Atomic Weight Atomic number (Z) Goal: To understand the basics of nuclear physics


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Atomic Weight Atomic number (Z) Goal: To understand the basics of nuclear physics

Bethel College McKenzie, US has reference to this Academic Journal, Goal: To understand the basics of nuclear physics Objectives: To learn about Atomic number in addition to weight To be able so that find the Size of nucleus To understand Fusion in addition to Fission To learn about Binding Energy To learn about How all the elements are made To learn about the Hydrogen Bomb in addition to other uses in consideration of nuclear power such as power plants Atomic number (Z) The atomic number is the number of protons an atom has in its nucleus (and electrons if it is not ?ionized?). Each different element has its own atomic number. Atomic Weight Each atom has some number of neutrons. The # of neutrons is N. Most atoms lighter than iron have 1 neutron per proton. Atoms alongside a lot more neutrons than protons tend so that be unstable.

 Keri, Bethel College McKenzie


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Size of a nucleus Each proton in addition to neutron gets squeezed together. The nucleus will almost always have the same density which is the density of matter. This is 1014 g/cm3 or 100 trillion times the density of water. As in consideration of the radius, since the volume of the nucleus depends on the cube of the radius in addition to the number of particles therefore: r = r0 * A1/3 And r0 = 1.2 fm Atoms The density in consideration of the total atom includes the electrons, so it is mostly empty space (like finding the density of our solar system). Larger atoms have their electrons closer so that the atoms, so their densities are larger. So, while atoms all have the same density of nucleus, they do not have the same density. Fusion + Fission Fusion is taking two atoms in addition to combining them together. This is the power source that powers stars. Fission is breaking an atom into more than 1 atom. This is what powers nuclear plants. Often time an ?alpha? particle is released ? which is just a helium nucleus.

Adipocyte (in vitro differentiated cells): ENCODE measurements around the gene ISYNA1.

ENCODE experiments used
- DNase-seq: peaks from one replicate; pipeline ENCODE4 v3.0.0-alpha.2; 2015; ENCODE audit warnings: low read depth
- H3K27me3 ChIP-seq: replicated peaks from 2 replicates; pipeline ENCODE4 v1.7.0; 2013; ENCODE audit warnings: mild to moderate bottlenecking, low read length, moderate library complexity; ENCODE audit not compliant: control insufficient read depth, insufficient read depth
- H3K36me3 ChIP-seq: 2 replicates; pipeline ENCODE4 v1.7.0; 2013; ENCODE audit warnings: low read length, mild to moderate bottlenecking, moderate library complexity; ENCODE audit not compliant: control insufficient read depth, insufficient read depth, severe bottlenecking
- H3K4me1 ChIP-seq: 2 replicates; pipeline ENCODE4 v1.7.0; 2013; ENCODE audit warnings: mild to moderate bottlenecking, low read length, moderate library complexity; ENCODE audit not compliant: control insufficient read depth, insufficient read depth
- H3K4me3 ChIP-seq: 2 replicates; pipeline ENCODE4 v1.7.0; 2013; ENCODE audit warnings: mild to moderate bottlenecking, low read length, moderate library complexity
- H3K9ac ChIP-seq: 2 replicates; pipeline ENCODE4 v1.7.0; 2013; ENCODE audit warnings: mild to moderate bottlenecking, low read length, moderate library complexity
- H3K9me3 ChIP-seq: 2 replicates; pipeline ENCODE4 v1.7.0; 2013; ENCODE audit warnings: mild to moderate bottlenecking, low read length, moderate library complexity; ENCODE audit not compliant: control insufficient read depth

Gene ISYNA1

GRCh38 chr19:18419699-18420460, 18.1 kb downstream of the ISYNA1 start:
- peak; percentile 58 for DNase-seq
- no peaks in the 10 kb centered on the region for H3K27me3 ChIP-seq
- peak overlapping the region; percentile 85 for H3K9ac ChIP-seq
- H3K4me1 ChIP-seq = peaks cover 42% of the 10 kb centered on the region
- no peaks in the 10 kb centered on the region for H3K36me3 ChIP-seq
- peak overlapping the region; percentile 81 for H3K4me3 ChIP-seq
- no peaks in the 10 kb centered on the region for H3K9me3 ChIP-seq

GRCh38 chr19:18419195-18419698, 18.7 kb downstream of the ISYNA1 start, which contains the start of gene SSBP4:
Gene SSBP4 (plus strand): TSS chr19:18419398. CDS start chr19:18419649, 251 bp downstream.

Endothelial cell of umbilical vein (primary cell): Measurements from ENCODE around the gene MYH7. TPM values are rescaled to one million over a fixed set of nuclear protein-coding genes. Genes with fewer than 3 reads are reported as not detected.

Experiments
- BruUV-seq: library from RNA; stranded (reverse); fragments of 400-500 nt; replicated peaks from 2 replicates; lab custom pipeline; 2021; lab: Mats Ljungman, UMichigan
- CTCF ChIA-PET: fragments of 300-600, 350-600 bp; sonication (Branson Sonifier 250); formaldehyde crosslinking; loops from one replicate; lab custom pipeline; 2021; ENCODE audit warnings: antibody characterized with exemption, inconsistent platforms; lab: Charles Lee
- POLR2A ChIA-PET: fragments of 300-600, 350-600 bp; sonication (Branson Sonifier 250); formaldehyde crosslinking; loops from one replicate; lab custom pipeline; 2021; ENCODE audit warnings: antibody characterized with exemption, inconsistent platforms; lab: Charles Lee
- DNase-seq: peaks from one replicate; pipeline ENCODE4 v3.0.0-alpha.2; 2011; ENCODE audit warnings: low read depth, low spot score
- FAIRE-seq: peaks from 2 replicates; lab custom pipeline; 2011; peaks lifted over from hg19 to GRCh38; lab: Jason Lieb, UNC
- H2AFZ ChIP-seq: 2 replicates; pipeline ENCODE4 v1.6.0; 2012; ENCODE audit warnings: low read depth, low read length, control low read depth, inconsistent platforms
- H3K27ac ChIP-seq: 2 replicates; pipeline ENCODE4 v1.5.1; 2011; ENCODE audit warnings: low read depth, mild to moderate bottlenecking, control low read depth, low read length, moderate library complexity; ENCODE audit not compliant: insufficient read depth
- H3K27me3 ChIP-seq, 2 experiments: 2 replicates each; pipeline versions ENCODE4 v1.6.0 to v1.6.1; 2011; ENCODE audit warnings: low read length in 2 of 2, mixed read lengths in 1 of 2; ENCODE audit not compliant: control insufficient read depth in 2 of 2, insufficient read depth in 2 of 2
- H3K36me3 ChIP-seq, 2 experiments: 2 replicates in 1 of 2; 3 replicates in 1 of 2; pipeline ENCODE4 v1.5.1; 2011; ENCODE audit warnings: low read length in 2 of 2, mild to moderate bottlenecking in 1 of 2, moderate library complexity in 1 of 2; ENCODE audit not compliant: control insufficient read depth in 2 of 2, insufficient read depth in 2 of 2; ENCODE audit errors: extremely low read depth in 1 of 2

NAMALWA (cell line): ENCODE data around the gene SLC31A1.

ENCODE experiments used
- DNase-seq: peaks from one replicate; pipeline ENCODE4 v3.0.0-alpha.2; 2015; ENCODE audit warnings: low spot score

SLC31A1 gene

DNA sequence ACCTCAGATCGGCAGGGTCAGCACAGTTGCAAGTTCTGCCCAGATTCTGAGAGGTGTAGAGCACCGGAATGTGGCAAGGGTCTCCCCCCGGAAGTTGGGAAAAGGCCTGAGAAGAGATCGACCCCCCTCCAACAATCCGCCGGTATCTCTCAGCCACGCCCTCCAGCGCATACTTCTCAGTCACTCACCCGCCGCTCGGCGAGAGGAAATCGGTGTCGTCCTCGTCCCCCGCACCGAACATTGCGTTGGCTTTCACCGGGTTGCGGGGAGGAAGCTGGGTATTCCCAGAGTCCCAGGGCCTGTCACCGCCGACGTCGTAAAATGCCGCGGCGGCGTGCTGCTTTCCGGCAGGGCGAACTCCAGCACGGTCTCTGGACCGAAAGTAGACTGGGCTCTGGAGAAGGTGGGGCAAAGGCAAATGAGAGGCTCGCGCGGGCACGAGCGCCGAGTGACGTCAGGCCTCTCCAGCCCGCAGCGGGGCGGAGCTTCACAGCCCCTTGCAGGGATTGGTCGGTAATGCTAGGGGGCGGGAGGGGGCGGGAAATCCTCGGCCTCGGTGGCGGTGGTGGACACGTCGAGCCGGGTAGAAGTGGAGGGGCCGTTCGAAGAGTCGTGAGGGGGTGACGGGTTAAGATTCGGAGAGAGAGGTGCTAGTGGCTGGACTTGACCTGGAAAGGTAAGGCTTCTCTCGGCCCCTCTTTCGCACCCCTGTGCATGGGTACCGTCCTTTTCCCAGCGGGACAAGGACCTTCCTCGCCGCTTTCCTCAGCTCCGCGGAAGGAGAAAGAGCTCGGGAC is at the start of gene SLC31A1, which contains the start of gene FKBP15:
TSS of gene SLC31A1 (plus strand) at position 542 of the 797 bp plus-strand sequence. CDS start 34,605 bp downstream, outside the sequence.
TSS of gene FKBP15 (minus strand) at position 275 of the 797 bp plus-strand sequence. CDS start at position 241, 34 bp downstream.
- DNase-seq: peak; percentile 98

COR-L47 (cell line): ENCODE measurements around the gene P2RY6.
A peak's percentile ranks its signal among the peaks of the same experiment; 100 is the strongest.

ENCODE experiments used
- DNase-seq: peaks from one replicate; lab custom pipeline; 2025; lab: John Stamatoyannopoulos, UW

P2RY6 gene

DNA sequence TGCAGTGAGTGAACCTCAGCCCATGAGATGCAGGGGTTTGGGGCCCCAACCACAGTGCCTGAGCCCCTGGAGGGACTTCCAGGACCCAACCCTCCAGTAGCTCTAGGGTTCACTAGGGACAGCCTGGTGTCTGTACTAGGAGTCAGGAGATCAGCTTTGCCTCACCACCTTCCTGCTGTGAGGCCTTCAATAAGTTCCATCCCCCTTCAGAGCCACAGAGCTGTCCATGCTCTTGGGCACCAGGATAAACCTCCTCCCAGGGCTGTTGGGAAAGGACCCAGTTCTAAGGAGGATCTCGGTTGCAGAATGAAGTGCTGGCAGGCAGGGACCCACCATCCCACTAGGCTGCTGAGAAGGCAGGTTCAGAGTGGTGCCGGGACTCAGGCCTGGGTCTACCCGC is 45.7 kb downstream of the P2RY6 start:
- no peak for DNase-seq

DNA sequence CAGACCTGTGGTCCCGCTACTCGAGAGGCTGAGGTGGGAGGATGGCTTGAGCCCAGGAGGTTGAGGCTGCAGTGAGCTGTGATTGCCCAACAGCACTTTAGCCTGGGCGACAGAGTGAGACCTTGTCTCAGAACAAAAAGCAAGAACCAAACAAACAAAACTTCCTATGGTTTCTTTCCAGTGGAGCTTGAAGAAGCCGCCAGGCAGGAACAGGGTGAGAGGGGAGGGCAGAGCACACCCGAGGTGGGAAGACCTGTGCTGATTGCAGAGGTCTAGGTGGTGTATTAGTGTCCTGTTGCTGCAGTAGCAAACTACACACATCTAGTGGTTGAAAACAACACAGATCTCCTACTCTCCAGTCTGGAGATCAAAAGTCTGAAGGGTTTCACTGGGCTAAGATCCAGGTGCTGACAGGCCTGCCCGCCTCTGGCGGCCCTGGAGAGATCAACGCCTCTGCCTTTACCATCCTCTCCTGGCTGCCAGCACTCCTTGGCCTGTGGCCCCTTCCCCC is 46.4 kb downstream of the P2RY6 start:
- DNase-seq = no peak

Binding energy It takes some amount of energy so that glue the atoms together. If you slam them together or break them apart you can either loose energy or gain energy depending on what the new atom needs so that be formed. Each element has some amount of binding energy. If you divide this energy by the # of particles in its nucleus you get a binding energy per nucleon. Which so that do? If you go so that higher binding energy alongside larger atoms you gain energy through fusion. If you go so that higher binding energy alongside smaller atom you gain energy through fission. At what point are you no longer able so that get energy?


How the elements are made: There are a few different methods so that make different elements. Hydrogen was formed in the big bang when energy formed into quarks ? in addition to the quarks formed into Hydrogen. Nuclear fusion in the early universe created most of the Helium. For all of the other elements iron in addition to lighter they were all formed via fusion in the cores of massive stars! Heavier than Iron Once you get so that Iron other processes take over. The first involves a massive bombardment of neutrons onto a Iron atom. This is called the fast process. The neutrons then decay in addition to emit an electron so that become a proton. This is called beta decay. Reverse Sometimes a neutron can capture an electron in addition to become a proton. This is called electron capture. So, a heavy Nitrogen atom can capture an electron in the nucleus in addition to become a light oxygen atom.